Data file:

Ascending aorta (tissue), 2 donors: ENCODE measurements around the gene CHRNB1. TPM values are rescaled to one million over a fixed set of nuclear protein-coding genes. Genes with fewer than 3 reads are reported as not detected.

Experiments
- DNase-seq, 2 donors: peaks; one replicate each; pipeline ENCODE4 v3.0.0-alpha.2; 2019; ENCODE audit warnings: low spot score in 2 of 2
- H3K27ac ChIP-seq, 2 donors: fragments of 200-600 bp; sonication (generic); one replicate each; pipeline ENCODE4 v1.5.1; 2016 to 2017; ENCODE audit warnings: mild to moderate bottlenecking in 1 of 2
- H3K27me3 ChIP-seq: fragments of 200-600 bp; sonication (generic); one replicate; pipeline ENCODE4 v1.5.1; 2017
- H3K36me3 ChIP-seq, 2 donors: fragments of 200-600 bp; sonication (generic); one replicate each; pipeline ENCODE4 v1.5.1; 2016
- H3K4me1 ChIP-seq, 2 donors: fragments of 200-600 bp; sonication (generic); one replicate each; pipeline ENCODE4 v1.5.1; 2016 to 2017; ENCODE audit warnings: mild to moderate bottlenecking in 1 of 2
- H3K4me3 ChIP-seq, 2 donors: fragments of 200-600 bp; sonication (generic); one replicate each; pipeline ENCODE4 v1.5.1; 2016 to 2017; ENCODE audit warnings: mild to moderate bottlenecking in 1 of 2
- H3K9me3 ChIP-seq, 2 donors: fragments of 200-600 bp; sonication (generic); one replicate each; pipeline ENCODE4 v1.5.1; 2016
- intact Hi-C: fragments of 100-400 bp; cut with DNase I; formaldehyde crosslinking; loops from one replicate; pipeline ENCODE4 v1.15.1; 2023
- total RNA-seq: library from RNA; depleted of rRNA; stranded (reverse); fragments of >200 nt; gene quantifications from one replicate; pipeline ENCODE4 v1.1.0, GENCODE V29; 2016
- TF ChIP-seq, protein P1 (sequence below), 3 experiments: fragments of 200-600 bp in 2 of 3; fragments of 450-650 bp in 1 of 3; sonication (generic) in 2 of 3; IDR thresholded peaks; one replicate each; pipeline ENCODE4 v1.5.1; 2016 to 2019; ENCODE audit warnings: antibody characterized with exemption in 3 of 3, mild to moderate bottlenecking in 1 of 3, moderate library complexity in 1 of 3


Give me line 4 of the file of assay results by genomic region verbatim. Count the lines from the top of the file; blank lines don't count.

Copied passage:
- H3K27ac ChIP-seq, 2 donors: fragments of 200-600 bp; sonication (generic); one replicate each; pipeline ENCODE4 v1.5.1; 2016 to 2017; ENCODE audit warnings: mild to moderate bottlenecking in 1 of 2